The clothing store is far from the only company to experience a data breach in the last year: Verizon, Uber, and of course, Equifax also experienced major incidents that put customer information at risk, highlighting the need for more concentrated security efforts to keep business running.
In October 2017, a third party informed Forever 21 of a potential breach to their system, with unauthorized users possibly accessing customer payment information. The company first informed customers of the incident in November 2017, as noted by our sister site ZDNet, though few details were available.
The company launched an investigation, and found that while they have used encryption in their point of sale (POS) systems since 2015, machines in some stores had the protection turned off. Further, signs of unauthorized access and malware that searches for payment information were found on some POS devices that were no longer encrypted.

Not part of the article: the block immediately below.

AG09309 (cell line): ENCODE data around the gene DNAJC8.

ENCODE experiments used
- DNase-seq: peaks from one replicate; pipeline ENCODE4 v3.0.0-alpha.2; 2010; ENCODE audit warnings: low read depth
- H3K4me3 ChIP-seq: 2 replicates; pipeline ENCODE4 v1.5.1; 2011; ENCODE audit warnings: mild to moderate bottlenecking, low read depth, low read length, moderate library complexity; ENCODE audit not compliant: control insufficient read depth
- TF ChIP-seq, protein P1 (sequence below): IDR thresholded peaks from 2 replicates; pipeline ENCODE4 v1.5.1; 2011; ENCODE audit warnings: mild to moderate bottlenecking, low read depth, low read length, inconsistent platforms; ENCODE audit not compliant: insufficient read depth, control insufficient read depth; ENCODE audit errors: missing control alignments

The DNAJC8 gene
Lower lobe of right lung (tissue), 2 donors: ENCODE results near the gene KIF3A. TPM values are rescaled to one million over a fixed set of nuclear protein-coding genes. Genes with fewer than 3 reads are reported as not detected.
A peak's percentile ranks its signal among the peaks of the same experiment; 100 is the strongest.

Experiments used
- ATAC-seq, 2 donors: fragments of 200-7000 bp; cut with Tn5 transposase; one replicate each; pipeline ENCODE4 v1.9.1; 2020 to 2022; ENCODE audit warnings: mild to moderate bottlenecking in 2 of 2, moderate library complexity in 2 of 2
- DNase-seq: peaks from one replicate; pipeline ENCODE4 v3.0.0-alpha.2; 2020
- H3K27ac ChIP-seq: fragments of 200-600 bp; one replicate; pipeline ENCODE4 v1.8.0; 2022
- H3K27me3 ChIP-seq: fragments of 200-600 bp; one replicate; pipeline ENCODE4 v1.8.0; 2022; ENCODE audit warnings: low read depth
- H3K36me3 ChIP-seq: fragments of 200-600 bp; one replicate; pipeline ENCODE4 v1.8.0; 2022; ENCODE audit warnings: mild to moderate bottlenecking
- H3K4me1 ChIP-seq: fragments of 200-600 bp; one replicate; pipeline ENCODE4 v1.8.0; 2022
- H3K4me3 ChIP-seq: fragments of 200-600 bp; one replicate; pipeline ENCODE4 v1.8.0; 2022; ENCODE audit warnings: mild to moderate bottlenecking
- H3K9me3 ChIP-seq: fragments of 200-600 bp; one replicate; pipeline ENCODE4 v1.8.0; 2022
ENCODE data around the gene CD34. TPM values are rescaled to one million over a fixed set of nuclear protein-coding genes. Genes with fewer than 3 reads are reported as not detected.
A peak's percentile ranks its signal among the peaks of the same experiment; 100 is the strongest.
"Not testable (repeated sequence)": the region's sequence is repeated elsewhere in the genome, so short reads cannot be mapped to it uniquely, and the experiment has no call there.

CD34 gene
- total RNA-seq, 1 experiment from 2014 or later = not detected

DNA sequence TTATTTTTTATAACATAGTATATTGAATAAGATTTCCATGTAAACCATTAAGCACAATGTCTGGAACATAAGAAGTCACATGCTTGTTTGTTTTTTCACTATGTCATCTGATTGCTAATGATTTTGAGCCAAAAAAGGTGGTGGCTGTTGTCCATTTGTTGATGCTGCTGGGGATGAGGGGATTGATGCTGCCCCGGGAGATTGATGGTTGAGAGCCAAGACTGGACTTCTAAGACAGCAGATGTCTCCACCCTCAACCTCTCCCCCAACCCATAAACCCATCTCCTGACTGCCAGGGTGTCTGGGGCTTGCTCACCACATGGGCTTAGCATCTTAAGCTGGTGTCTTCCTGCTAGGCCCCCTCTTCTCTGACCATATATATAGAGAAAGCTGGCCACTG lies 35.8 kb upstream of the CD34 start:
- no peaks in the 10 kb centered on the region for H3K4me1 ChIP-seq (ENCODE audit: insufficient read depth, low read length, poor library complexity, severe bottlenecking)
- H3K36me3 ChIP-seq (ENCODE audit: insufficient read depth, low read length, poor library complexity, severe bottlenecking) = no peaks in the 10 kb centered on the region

Forever 21 determined that encryption was turned off and malware was downloaded on some POS devices in US stores intermittently between April and November 2017. In certain stores, this occurred for only a few days or weeks, but it lasted for months in others, the statement said. In most cases, only one or a few of a store’s multiple POS devices were impacted.
Malware was also found in some of the logs kept by each store that record card transactions when their encryption was turned off, potentially putting more card information at risk.
Credit and debit cards used to make purchases on Forever21.com were not affected, according to the statement. Investigations are ongoing as to whether or not POS machines in stores outside of the US were also affected.
Forever 21 advised customers to review bank statements for any unauthorized activity, and to report such charges to the card issuer.